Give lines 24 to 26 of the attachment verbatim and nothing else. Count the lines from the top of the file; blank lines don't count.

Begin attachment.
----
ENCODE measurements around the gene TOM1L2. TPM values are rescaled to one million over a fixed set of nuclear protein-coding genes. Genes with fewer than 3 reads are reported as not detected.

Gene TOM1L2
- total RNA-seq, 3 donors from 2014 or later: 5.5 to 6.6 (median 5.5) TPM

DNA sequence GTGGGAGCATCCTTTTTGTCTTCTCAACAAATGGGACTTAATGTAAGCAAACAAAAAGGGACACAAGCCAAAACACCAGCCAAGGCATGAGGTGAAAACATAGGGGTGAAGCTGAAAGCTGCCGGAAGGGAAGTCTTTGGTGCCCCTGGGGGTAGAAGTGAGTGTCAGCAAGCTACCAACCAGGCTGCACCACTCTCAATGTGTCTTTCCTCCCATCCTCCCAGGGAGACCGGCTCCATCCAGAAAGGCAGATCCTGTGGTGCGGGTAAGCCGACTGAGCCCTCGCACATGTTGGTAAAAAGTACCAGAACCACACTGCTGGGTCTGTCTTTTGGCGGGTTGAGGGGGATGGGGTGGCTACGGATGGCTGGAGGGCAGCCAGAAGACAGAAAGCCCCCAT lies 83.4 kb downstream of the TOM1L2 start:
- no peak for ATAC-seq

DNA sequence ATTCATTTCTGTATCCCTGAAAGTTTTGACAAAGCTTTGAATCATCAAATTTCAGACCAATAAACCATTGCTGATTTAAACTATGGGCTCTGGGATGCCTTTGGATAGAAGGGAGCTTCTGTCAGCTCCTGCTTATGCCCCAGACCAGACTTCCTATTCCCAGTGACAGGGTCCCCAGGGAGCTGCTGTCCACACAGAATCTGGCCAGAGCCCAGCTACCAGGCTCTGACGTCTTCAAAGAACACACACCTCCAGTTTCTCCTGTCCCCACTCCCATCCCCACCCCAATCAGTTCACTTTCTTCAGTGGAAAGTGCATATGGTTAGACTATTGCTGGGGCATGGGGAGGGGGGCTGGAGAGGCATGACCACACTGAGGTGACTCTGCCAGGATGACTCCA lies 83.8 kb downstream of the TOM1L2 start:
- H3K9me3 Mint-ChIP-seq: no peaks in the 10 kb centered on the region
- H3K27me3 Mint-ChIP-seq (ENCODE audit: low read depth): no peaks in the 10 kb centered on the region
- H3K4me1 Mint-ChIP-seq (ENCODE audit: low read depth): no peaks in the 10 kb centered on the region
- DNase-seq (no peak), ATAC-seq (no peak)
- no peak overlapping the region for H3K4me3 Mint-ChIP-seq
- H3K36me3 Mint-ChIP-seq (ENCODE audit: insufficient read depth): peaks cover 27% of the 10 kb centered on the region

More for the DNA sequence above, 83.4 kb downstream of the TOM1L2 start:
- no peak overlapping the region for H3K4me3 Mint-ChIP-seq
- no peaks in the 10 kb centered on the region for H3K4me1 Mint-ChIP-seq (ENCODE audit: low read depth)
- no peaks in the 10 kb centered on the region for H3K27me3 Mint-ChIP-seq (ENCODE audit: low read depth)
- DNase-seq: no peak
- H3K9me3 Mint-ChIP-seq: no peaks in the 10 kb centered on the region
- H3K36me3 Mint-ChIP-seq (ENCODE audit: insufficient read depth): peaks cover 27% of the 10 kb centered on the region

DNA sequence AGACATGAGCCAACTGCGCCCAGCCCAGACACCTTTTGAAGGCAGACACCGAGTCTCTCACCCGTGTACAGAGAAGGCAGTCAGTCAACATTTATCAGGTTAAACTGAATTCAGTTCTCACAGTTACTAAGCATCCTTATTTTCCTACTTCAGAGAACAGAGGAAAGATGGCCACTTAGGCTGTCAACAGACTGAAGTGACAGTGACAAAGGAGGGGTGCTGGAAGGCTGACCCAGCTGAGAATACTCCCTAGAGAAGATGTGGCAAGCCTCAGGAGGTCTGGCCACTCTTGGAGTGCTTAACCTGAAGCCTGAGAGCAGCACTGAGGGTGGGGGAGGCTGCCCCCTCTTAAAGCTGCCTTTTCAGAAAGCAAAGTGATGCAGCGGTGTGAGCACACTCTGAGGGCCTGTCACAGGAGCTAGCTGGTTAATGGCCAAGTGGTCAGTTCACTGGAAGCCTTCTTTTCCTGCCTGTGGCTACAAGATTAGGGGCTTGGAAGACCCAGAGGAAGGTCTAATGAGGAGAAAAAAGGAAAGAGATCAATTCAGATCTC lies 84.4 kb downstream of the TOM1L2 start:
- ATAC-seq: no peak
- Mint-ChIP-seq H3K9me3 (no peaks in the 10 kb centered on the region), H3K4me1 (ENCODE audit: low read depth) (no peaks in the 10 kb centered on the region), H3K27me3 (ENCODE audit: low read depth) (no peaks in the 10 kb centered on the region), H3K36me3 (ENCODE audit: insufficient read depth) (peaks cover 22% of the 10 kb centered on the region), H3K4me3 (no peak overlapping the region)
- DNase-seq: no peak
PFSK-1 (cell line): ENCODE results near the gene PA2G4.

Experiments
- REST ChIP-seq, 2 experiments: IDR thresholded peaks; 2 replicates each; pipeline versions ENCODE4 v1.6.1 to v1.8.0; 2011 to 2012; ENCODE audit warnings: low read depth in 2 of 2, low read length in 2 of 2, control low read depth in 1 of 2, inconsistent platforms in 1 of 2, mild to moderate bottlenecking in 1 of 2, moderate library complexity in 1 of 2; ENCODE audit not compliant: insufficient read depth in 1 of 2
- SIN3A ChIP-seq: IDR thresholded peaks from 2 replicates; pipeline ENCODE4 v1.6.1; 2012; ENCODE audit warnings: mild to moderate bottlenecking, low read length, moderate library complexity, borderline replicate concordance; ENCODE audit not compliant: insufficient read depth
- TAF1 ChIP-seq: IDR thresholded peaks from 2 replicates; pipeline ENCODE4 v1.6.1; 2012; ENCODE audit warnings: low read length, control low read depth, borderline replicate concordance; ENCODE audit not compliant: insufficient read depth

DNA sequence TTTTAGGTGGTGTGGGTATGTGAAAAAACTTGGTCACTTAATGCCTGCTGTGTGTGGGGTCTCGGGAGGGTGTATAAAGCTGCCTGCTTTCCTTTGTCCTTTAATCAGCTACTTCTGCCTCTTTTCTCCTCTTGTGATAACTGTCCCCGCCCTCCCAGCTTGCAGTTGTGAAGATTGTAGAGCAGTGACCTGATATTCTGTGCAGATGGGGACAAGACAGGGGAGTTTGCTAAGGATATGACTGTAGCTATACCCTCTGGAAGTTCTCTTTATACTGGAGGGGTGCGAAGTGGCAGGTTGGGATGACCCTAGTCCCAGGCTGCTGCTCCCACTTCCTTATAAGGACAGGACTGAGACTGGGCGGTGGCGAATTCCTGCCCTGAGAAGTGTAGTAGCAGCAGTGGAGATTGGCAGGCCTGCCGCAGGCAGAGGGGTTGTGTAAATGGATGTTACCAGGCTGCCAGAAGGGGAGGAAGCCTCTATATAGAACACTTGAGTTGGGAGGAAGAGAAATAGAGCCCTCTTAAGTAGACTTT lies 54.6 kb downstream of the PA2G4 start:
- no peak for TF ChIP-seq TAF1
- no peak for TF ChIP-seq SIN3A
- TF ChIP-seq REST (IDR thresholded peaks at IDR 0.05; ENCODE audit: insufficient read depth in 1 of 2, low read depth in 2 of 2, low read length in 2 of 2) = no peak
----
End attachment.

PFSK-1 (cell line): ENCODE results near the gene PA2G4.

Experiments
- REST ChIP-seq, 2 experiments: IDR thresholded peaks; 2 replicates each; pipeline versions ENCODE4 v1.6.1 to v1.8.0; 2011 to 2012; ENCODE audit warnings: low read depth in 2 of 2, low read length in 2 of 2, control low read depth in 1 of 2, inconsistent platforms in 1 of 2, mild to moderate bottlenecking in 1 of 2, moderate library complexity in 1 of 2; ENCODE audit not compliant: insufficient read depth in 1 of 2